SwiftKey Keyboard 1.0 Review

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Spend some time with SwiftKey Keyboard on your iOS 8 device, and it's quickly apparent how this utility became such a popular alternative keyboard on the Android platform. The free offering from SwiftKey has two major selling points for why you should download it onto your iPhone or iPad: It learns as you type and it lets you enter in words without ever having to lift a finger. The way it handles both those tasks makes it the clear favorite for replacing your existing keyboard.


After downloading Swiftkey, add it as one of your available keyboards via Settings (under General > Keyboard > Keyboards > Add Keyboard). Once installed, you don't have much of a chance to personalize the look of SwiftKey's keyboard. The app offers just two themes — a light and a dark version — and while they look fairly sharp, if you like a splash of color on your keyboards you're going to be disappointed. 

The personalization that SwiftKey offers comes in the form of giving the app access to other accounts — Gmail, Twitter, Facebook, Evernote and the contacts you have stored on your mobile device. SwiftKey's cloud services also let you sync information between devices, so that the learned language from your phone is shared with your tablet. That level of personalization comes with a price — you've got to grant SwiftKey full access to your device via iOS's Settings app. SwiftKey says it won't sell your personal data to third parties and that it doesn't log sensitive information like passwords and payment data. You'll have to determine just how comfortable you are with the reassurances of SwiftKey's privacy policy if you want to get the most from the app.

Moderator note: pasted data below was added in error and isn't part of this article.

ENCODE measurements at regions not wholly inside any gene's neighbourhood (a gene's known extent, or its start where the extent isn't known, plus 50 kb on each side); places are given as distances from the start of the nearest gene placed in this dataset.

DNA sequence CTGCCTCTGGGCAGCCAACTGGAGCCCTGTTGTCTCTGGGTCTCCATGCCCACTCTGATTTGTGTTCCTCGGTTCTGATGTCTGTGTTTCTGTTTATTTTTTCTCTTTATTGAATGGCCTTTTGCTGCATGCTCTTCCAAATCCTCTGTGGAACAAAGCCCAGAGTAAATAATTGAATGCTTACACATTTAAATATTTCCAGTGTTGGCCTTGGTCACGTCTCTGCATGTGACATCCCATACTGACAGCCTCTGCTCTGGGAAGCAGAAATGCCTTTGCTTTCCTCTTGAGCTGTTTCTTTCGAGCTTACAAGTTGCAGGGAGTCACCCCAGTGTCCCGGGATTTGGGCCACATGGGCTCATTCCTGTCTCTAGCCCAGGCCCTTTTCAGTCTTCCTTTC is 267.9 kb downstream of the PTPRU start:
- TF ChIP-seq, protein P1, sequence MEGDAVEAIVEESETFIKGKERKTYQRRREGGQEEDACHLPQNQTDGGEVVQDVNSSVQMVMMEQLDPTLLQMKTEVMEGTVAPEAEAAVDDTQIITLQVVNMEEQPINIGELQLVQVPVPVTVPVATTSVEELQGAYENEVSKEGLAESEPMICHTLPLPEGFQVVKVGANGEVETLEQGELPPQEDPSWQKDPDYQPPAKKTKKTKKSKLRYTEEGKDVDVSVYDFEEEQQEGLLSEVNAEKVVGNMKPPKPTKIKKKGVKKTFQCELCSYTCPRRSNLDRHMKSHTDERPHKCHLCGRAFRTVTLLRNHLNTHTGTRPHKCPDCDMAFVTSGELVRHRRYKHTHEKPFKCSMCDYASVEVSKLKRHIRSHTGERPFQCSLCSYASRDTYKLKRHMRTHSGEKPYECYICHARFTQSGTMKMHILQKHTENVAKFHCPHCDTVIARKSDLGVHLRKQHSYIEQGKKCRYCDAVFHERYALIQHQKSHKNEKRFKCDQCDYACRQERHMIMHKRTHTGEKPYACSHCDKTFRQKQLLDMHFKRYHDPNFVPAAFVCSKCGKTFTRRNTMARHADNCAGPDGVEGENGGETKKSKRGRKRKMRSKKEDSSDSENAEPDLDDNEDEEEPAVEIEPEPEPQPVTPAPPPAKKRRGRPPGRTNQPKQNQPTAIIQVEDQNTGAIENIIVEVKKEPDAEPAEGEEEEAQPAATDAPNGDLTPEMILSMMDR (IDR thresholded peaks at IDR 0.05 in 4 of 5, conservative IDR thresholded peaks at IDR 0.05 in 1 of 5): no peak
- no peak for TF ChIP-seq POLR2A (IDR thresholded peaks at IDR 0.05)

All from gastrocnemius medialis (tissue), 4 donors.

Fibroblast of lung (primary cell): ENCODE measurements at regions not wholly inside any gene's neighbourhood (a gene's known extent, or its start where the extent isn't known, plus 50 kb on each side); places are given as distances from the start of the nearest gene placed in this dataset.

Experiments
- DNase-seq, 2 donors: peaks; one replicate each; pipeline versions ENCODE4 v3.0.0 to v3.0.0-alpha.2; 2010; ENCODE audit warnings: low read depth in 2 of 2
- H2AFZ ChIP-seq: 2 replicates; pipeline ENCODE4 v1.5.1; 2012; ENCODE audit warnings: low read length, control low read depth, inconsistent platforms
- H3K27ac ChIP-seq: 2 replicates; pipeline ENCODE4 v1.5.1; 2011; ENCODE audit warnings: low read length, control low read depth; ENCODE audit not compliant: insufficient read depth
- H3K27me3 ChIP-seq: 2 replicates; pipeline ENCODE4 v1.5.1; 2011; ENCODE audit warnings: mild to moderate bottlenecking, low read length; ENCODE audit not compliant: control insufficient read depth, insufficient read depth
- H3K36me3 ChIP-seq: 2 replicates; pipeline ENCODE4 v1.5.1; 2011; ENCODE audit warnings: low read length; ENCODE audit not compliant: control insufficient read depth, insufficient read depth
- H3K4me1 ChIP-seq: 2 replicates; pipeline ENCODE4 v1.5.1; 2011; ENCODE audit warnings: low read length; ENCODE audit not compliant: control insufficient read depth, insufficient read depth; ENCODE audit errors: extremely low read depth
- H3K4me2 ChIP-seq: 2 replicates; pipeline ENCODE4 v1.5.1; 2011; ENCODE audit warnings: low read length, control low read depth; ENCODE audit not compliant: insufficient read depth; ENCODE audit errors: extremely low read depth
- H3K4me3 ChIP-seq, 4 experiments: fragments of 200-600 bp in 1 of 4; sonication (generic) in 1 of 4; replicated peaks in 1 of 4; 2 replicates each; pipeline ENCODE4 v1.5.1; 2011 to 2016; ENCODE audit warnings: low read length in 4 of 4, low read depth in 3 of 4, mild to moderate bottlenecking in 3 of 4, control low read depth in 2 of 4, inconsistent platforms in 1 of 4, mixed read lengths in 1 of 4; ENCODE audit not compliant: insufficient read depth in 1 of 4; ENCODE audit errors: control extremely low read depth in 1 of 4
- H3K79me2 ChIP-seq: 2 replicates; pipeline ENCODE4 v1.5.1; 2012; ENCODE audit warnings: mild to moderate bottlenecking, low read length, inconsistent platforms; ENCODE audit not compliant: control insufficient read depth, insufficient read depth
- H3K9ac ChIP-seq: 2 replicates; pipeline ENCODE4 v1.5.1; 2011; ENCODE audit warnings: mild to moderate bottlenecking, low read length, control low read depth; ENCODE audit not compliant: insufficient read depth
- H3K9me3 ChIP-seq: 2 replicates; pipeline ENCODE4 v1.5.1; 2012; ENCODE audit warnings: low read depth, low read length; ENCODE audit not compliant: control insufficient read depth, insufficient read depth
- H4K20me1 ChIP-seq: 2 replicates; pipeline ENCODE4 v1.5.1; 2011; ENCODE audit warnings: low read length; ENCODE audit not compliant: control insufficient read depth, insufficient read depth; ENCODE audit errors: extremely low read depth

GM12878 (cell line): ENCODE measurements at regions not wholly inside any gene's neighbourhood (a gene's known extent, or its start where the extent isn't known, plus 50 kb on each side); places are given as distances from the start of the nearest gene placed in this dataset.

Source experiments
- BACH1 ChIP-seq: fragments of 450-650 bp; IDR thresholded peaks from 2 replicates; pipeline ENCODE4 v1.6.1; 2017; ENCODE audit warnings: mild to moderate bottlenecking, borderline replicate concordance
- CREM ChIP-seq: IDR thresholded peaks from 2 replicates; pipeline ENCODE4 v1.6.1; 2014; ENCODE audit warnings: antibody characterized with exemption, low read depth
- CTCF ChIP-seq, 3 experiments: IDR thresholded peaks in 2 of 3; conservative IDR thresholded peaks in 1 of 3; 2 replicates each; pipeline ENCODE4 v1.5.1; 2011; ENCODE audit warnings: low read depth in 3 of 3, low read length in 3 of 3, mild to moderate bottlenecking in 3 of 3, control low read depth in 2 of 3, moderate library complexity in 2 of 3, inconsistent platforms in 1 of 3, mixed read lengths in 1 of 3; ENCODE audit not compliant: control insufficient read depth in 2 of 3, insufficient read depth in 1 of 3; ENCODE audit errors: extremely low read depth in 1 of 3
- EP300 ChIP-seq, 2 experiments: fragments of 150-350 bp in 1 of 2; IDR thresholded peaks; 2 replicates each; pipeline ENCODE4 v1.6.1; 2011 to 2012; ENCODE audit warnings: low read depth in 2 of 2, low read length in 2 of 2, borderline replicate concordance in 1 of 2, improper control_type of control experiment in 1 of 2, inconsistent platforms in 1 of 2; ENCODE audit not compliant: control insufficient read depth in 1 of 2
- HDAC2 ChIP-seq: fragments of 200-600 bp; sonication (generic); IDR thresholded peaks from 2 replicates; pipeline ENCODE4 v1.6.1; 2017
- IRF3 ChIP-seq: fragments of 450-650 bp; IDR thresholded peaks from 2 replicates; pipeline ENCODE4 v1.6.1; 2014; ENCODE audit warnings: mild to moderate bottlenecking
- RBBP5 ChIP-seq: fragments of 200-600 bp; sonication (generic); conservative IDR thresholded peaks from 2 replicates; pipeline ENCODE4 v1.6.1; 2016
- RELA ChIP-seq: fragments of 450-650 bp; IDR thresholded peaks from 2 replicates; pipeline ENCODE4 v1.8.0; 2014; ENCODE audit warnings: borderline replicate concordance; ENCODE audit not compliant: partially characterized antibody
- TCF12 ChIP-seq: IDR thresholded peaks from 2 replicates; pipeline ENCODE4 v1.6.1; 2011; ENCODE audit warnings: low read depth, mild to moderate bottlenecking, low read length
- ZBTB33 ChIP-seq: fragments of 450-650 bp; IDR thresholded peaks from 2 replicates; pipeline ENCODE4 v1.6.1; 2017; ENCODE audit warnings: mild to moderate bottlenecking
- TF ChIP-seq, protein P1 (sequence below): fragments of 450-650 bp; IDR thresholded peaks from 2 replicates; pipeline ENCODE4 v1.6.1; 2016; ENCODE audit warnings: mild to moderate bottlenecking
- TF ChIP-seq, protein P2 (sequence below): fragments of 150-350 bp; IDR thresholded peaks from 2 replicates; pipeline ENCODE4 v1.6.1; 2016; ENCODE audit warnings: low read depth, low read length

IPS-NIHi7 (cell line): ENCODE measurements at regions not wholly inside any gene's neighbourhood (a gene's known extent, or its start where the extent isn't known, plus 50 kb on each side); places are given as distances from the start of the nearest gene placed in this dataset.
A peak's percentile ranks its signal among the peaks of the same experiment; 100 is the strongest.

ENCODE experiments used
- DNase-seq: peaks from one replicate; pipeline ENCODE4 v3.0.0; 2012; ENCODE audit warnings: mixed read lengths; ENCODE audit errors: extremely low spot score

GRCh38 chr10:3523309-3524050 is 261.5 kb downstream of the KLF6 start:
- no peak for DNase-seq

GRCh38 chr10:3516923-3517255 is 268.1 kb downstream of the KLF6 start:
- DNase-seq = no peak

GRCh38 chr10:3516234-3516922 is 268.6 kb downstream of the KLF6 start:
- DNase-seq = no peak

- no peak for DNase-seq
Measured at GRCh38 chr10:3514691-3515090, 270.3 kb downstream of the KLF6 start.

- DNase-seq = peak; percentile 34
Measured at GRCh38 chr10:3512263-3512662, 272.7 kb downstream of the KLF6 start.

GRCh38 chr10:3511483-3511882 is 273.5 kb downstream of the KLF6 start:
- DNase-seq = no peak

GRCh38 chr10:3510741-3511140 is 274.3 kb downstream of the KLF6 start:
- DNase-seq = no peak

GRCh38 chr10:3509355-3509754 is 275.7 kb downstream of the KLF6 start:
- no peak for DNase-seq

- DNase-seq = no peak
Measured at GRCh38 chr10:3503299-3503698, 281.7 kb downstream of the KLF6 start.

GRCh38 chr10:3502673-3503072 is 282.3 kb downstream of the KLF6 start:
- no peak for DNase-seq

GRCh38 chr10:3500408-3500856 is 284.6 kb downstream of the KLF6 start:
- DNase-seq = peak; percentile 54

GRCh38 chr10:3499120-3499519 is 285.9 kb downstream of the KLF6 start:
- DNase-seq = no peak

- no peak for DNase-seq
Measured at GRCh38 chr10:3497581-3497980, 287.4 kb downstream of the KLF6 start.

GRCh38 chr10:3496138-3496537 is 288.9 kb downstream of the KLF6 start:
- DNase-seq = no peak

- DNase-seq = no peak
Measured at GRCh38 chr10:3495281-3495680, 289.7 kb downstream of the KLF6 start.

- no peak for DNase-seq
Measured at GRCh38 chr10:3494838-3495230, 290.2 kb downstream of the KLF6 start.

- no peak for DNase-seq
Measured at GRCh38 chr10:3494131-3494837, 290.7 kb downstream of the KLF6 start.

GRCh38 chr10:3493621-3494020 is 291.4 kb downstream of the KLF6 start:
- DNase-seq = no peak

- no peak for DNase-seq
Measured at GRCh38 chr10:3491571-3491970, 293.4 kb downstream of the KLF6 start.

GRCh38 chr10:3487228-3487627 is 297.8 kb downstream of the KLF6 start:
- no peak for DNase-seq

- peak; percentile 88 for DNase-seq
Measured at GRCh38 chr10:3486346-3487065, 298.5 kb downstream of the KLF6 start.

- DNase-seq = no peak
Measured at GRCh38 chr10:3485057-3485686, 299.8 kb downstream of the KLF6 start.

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In many ways, SwiftKey bears a striking resemblance to the redesigned keyboard that comes with iOS 8. Start typing a word, and a trio of choices will appear in a menu above the keyboard. Tap the one you want, and a new set of words will appear, geared to what SwiftKey thinks you'll want to type next. The iOS 8 default keyboard works much the same way now, but SwiftKey has been at this for a while — it's been available on Android since 2010 — and its predictive engine has a smooth, polished feel.


I used a simple online typing test (iPhone Typing Test) to measure how quickly I could type out sentences with assorted third-party keyboard apps. I got my best results using the predictive typing features of SwiftKey — an average of 25.2 words per minute, a little behind the 26.2 words per minute I averaged using iOS 8's default keyboard, but better than the 22.8 wpm I saw with Swype’s predictive features. 

My SwiftKey score was inflated somewhat when one of the random test sentences I encountered was a repeat, and SwiftKey quickly recognized I was trying to type words I'd used before. But that also indicates just how good SwiftKey is at learning your frequently used words and phrases.